LORAIN — Lorain Port Authority executive director Rick Novak is banking on more boating excursions and a new passenger terminal to boost ridership for Jet Express trips from Lorain.
A 5,000-square-foot building just south of the Bascule Bridge was dedicated Tuesday as the new home for the Jet Express, which offers trips from Lorain to Put-in-Bay and downtown Cleveland.
The new $900,000 ferry terminal will offer passengers an indoor waiting area along with restrooms, places to sit and an information desk with literature touting area attractions.
“We’d like to turn a profit this year,” said Novak, who emceed Tuesday’s ribbon-cutting ceremony.
The high-speed boat’s trips to Put-in-Bay have drawn customers in its first two years, but it is the special excursions which have done well, Novak said.
Those trips have taken riders to Cleveland Browns games as well as wine-tastings and other events at the Lake Erie Island such as “Christmas in July.”
“We generally do better when trips are tied to special events such as wine festivals,” Novak said.
The Jet Express began offering limited service from Lorain’s Black River in 2012, when 785 people boarded the boat. That number climbed to 1,100 in 2013, and Novak hopes to top that this summer and fall.
Novak said turning a profit will depend on increased ridership and good weather, both of which would offset rising costs for fuel and other operations.
The 2014 season, which begins in May, will also offer beer-tasting excursions as well as trips to downtown Cleveland for those wanting to visit the Horseshoe Casino and other Cleveland attractions.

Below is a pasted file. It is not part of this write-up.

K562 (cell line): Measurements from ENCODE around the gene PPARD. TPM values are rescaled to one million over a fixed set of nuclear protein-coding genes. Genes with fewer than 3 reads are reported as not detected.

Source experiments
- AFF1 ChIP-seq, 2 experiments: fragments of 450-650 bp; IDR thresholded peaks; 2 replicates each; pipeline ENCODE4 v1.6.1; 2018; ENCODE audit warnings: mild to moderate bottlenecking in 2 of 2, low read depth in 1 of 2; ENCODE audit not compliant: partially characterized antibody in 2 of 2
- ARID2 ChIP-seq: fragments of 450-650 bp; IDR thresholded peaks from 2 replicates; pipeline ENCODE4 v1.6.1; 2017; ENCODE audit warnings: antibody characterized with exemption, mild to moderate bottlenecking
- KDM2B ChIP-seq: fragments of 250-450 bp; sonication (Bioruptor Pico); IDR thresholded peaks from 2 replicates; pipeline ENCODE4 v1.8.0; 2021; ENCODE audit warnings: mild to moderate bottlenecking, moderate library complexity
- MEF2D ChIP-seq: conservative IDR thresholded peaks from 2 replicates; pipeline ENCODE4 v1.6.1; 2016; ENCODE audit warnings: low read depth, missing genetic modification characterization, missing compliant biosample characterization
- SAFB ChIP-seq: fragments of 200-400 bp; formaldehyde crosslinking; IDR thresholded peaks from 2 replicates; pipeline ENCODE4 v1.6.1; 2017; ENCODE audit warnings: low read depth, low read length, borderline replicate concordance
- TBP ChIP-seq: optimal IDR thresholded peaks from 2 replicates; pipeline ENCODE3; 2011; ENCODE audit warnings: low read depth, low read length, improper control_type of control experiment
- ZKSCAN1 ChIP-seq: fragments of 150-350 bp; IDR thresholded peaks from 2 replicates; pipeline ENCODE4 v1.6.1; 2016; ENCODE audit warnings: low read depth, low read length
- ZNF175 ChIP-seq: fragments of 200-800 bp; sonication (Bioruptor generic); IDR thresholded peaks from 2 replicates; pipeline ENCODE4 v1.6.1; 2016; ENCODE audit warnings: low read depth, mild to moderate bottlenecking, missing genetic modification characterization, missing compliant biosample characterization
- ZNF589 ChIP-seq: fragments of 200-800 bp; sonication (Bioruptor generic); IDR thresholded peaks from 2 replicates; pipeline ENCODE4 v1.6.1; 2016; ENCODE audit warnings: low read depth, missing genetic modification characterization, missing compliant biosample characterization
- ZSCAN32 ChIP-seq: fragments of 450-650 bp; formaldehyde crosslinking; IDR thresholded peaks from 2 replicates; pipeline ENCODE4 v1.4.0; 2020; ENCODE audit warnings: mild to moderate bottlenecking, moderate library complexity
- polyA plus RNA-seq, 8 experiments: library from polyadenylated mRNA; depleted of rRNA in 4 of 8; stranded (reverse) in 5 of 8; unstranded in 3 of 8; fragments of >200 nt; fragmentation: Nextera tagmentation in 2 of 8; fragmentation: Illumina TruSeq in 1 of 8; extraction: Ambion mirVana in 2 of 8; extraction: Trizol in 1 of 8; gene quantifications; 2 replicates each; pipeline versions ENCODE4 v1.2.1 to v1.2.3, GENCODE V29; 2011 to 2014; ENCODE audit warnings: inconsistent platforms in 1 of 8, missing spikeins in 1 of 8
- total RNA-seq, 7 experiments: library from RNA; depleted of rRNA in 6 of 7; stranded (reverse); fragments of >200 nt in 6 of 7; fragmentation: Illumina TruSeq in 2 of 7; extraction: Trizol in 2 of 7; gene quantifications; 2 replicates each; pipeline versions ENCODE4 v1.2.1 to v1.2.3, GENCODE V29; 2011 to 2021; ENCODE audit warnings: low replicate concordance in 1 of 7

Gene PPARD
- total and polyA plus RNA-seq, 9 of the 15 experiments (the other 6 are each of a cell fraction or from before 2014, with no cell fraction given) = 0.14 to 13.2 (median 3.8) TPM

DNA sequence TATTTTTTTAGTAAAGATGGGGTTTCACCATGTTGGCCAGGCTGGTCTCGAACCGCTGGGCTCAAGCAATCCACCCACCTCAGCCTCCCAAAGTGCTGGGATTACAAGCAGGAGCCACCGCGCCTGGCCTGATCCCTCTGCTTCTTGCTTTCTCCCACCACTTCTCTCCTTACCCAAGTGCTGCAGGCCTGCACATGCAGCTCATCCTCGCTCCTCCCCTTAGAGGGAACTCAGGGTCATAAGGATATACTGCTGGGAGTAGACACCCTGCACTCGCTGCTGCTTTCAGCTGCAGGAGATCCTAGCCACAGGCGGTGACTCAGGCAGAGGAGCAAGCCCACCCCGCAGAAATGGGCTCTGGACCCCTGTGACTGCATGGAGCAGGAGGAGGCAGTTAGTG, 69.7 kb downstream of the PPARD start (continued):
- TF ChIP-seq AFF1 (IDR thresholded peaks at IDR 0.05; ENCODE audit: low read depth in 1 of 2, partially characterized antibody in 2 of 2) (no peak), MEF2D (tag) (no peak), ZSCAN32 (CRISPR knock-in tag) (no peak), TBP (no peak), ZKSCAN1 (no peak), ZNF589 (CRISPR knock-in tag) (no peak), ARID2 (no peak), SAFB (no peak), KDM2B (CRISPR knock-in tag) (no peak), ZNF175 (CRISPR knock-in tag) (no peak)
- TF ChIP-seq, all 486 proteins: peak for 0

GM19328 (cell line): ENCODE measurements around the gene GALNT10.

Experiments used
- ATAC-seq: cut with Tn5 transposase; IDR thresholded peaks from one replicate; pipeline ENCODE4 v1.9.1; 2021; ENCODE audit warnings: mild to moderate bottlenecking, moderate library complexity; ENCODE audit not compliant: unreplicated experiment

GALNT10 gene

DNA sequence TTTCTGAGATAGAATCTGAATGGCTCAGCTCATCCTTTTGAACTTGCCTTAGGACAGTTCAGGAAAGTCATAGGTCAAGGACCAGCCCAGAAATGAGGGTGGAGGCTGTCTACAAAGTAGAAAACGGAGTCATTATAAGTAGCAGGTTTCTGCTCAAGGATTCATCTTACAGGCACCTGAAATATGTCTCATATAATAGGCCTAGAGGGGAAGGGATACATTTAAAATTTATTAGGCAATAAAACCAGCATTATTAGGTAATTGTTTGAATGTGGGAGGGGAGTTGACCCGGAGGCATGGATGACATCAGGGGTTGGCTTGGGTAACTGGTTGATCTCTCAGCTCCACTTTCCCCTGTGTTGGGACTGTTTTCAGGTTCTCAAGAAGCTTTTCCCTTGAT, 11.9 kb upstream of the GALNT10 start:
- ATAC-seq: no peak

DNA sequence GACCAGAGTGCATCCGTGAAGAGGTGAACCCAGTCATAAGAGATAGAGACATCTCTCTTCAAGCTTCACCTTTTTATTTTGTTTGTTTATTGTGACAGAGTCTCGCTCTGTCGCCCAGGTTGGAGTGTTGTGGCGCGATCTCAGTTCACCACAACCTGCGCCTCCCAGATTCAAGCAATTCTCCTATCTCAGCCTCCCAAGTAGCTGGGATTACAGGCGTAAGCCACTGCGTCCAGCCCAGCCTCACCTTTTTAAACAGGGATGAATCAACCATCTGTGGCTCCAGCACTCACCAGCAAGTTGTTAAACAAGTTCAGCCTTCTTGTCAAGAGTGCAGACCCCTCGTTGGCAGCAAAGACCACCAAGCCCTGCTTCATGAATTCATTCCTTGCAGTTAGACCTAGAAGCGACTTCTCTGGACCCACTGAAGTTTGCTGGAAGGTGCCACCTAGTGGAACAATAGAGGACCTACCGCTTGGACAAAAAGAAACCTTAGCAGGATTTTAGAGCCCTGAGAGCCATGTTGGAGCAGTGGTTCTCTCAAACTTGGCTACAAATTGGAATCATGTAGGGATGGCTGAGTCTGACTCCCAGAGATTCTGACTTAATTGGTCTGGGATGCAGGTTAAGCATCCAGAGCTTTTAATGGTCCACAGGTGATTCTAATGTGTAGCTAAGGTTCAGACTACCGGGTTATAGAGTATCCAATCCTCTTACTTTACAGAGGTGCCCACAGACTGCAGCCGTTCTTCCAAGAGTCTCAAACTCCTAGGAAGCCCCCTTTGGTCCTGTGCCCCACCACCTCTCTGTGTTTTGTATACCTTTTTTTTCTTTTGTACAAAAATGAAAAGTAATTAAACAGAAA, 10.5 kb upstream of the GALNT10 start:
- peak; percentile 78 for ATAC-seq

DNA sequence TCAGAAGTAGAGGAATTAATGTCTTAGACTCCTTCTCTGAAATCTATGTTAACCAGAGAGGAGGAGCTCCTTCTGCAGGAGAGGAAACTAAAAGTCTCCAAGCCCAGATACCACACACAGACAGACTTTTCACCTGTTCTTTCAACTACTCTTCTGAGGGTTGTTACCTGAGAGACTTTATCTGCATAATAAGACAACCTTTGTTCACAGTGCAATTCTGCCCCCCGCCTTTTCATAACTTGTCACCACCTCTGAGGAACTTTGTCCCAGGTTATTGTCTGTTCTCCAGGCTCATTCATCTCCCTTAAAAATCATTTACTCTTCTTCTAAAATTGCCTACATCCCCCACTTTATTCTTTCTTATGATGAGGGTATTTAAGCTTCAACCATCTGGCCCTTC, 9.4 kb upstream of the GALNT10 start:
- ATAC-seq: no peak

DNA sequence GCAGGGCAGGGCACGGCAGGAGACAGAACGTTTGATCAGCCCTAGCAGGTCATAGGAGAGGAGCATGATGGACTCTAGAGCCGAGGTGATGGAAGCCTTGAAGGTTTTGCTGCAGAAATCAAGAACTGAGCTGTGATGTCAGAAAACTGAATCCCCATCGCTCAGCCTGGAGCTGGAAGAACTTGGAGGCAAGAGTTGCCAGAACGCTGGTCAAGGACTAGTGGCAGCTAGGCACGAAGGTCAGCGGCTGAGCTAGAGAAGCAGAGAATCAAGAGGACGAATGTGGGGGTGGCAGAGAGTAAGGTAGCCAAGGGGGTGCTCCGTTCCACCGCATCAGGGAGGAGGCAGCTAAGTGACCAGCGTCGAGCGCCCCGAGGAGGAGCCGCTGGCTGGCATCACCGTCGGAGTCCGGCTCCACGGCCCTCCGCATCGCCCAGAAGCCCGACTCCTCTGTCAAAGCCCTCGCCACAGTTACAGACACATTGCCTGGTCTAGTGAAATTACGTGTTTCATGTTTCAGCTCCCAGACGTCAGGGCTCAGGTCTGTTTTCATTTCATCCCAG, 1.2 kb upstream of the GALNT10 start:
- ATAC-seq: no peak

U.S. Rep. Marcy Kaptur, D-Toledo, heralded the new building as a tangible means of refuting the “rust belt” label long used to describe struggling cities of the industrialized Midwest.
Kaptur instead termed the area “the opportunity belt” as she addressed about 50 officials and others at Tuesday’s dedication of the facility.
Novak gave commendations to U.S. Sen. Sherrod Brown, D-Cleveland, and former congresswoman Betty Sutton — who now serves as administrator of the St. Lawrence Seaway Development Corp. — for their efforts to help make the ferry terminal a reality.
The terminal building was paid for with Port Authority funds and a U.S. Department of Transportation grant.
The Black River Landing development began in the early 1990s when the city and Port Authority approached LTV Steel Co. about what would eventually be the steelmaker’s donation of waterfront property along the Black River. The Port Authority also had to gain access to an old railroad storage yard on the land that wound up being purchased from CSX, Novak said.
Tuesday’s dedication of the $900,000 Black River Landing ferry terminal building came a year to the day after ground was broken for the project in 2013.
The new building will also house a renovated 50,000-watt lens that guided Lake Erie shipping for years from the Lorain lighthouse. The lens was returned to the city earlier in the month after the Port of Lorain Foundation negotiated a 15-year lease with the U.S. Coast Guard, which owns it.
For more information, visit www.lorainportauthority.com.